Nikhil and Zap became friends when they were both excluded from a junior school football match that only wanted rough, sturdy boys. They went to the same tuition for maths and visited the same dentist who always got muddled between their names and their faces. They would spend hours at Zap’s childhood house trying not to touch each other’s growing bodies.

Nikhil told me they were curious, but desiring each other was not permissible. By the time they were sixteen, they were already looking to score women and there was no going back.

After college, Nikhil joined the cinematography course of a film school in Madras. Within a month he dropped out, unable to bear the bad hostel food. His mother had proudly told me that her son left his higher education because he was not brought up to eat food cooked in coconut oil and tamarind paste. Nikhil later joined a film school in the city fifteen minutes away from his home. He was a day scholar. Most of the other students bonded over the hostel’s soggy okra and watery lentils; only Nikhil was not one of them. Nikhil had told me his grades were the worst in the literary components of the syllabus. A few conscientious faculty members tried to help him develop a reading habit by giving reading lists, but he never read a single book. He did not like reading. He believed stories were false and truth was elsewhere. He only liked good light. He liked people through his lens; outside his camera he usually found fault in fragile humanity. It was my guess that not looking through a window to any other life except his own and his few school friends made Nikhil dislike most people. Except Zap. He disliked Zap too but not in an obvious sort of way. He also needed Zap.

Zap, on the other hand, did not go to any film school. He directed school and college plays. During college, he did the set designs for a famous Calcutta theatre person who died midway through the production of Ibsen’s A Doll’s House. Zap completed the production and was ushered into the parallel universe of Calcutta theatre. He made his first film in the summer after his tenth boards waiting to be an adult. His neighbour, a new wife, had told Zap’s mother about their holiday purchase an easy-to-use movie camera. Zap overheard the conversation that was carried out across adjacent balconies. A few days later when the women were resting their aching feet, Zap climbed the balcony into their house to find the movie camera sitting on top of the television. The next morning, he was out in the streets of Calcutta making short movie clips. He spent the night downloading the footage in his computer and making notes. Just before the blue light of dawn when he was sure the neighbours were asleep, he left the camera back where it was, like a flower vase crowning an expensive television set.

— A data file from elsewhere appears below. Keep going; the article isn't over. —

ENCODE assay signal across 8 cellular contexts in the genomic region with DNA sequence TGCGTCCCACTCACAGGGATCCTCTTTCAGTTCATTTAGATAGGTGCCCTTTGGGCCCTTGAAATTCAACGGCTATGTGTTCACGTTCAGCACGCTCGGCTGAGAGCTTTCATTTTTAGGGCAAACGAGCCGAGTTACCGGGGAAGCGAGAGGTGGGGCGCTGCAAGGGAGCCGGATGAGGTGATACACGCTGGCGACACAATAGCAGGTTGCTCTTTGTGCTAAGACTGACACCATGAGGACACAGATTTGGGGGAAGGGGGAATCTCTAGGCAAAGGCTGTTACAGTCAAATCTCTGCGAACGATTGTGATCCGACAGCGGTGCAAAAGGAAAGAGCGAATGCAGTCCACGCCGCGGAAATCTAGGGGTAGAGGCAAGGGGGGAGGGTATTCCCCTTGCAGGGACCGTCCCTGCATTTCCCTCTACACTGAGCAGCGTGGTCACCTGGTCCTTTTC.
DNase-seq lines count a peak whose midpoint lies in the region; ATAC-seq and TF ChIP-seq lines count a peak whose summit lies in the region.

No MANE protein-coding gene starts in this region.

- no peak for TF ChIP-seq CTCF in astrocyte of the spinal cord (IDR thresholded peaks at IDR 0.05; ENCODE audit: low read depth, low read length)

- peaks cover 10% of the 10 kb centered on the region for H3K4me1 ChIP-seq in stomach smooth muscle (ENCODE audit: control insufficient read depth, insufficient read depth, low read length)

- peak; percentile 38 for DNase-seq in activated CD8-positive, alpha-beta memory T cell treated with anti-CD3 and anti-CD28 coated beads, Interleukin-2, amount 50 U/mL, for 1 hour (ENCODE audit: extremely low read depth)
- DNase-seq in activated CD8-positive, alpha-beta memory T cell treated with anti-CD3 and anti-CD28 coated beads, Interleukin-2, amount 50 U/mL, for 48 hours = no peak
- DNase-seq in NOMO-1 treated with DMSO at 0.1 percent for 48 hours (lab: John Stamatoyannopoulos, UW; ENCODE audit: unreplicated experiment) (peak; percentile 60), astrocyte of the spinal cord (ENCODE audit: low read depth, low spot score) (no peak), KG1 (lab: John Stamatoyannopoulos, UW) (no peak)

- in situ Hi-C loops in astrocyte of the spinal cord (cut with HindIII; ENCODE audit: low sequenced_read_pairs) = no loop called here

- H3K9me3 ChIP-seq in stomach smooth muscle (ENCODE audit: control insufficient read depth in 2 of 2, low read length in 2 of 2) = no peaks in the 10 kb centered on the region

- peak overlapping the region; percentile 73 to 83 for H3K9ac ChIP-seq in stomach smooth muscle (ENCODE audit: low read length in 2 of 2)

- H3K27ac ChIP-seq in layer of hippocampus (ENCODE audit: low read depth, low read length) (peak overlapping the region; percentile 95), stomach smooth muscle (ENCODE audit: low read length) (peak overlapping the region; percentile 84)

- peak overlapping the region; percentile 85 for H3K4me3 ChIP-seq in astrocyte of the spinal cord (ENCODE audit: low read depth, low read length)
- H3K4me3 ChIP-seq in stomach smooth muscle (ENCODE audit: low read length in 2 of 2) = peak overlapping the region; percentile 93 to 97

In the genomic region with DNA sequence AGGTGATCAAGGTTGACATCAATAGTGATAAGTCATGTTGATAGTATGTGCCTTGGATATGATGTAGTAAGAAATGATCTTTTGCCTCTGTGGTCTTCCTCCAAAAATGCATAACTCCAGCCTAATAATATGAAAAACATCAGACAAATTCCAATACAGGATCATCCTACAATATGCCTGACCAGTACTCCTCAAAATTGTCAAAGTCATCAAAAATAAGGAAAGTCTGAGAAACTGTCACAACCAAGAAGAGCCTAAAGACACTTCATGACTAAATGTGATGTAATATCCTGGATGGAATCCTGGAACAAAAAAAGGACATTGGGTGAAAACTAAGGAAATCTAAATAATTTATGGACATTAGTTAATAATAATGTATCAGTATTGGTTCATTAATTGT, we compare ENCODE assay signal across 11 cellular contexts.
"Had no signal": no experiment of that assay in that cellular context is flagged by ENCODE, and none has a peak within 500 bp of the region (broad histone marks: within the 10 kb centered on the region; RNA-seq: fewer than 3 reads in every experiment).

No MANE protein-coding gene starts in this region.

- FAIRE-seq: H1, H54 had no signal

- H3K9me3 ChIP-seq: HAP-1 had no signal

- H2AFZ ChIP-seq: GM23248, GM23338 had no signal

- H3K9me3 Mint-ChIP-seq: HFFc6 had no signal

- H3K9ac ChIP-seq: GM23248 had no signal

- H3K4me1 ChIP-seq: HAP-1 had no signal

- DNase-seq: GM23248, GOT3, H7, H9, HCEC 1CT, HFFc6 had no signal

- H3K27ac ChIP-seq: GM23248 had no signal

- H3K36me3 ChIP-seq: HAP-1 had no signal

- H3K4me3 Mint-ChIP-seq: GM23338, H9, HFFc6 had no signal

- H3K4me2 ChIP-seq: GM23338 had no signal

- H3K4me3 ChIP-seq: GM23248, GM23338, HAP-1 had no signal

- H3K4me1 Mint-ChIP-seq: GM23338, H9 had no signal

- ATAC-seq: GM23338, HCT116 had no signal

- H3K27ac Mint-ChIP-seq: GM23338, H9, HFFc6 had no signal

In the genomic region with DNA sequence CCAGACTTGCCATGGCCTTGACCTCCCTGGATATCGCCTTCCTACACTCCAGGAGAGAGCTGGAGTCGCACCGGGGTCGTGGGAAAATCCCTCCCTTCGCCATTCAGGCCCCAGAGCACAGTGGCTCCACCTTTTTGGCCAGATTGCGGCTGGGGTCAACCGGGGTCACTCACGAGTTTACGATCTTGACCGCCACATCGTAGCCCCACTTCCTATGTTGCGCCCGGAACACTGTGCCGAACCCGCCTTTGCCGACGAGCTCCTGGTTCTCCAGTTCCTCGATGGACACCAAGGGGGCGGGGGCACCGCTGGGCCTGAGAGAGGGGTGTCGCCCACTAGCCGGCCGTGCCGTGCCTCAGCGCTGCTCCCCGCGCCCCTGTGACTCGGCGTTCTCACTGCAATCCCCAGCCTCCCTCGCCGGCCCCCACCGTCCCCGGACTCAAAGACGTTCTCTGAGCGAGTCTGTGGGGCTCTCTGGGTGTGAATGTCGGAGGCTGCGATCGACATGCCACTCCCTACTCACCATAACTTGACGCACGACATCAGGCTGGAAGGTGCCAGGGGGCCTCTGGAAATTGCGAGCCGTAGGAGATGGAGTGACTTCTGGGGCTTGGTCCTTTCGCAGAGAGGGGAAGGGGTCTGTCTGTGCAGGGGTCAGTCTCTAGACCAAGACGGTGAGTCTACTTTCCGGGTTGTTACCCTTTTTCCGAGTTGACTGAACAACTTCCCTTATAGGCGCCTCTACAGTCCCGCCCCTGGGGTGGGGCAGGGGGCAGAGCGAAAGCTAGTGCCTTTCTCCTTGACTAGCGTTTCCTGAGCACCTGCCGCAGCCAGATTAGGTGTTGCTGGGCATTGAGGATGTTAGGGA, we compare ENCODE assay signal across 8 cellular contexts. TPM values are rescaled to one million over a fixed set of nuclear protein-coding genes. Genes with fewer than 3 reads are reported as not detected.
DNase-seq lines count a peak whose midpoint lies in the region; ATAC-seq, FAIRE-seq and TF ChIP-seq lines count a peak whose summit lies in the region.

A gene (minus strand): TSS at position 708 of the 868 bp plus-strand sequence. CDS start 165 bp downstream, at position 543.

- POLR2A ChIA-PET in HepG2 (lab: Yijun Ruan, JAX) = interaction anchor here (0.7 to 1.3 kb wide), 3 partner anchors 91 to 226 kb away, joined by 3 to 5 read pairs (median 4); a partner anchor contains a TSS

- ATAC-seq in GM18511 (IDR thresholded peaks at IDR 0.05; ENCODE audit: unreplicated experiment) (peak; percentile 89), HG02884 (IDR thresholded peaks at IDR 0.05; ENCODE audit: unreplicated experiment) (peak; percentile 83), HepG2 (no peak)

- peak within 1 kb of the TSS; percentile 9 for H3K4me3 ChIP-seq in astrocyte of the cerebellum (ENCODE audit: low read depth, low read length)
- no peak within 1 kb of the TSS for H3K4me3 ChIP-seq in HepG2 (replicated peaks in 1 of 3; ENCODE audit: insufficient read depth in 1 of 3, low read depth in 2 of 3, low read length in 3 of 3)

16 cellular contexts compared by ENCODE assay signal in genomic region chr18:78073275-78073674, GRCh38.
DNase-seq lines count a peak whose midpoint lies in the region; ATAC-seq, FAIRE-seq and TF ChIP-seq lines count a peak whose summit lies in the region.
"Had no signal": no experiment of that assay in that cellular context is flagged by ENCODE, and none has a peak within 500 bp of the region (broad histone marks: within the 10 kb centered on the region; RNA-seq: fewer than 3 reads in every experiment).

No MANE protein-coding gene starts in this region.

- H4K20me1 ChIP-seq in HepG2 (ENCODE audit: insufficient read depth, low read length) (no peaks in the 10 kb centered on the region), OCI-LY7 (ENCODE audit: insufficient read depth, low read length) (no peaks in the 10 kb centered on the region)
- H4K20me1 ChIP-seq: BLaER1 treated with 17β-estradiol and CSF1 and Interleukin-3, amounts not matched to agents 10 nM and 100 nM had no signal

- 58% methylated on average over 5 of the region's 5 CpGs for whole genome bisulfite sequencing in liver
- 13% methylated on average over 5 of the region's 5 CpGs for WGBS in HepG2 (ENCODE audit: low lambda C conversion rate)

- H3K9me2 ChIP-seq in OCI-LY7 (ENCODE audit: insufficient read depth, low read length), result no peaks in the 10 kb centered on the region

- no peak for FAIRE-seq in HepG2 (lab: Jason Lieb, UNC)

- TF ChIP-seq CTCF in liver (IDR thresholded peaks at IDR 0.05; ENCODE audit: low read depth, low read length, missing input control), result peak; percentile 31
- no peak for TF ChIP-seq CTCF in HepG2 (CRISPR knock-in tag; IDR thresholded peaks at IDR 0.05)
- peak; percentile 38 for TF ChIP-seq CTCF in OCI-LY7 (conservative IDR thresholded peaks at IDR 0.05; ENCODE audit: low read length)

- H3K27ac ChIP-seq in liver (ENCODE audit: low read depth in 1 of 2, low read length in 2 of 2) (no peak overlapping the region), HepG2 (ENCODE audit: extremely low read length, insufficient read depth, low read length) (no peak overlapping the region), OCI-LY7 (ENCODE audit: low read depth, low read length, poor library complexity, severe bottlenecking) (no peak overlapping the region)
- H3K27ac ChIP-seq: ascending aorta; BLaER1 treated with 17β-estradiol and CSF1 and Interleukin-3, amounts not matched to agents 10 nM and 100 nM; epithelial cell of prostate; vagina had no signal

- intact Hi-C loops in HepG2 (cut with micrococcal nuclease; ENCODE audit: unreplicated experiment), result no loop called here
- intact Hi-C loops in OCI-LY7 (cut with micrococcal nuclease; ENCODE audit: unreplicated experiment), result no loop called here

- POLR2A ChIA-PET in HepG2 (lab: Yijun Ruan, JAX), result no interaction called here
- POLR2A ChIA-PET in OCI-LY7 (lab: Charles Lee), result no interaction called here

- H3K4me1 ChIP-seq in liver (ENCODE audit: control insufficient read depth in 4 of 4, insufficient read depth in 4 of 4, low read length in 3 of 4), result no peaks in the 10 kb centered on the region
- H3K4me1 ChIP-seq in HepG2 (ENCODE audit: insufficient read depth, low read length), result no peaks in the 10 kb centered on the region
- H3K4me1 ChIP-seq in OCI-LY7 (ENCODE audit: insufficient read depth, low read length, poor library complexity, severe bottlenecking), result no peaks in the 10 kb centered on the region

Did the film get selected anywhere? I ask.

No, but Zap didn’t care. He convinced his girlfriend, who was the head girl of her fancy convent school, to get permission for her school auditorium. He had a screening there. The schoolgirls loved his film.

Nikhil finishes the story in front of Zap, who did not interrupt. He looked happy that a story about him was being told by someone else.

I must say it is strange to come back to Calcutta after all these years. There are new things happening, but it is a bit directionless. People have not moved beyond the old cultural icons. But then this city loves nostalgia, doesn’t it, Zap says.

Zap has a stick of black sticky toffee like hashish in a foil that he starts grinding in his palms. He massages the sticky toffee mixing it with tobacco, the paper tucked in his fingers.

One of the two rooms you see there will be my workspace. The hall will be the office. And depending on the projects I might take the floor upstairs for rent. It will cost a bit, but what the heck. Zap continues answering imaginary questions that might be thrown in the room.

The upstairs flat? Doesn’t that belong to your cousin? He will probably just give it to you, says Nikhil, his face refusing Zap the liberty of making his own fiction.

Yes, but I still have to rent it. Good thing is that this is a large space. Anyway, my idea is to have a co-working space. When this settles, I will convert the terrace into a performance space. Plays. Screenings. Gigs. Book readings. Basically, create a cultural scene for the neighbourhood.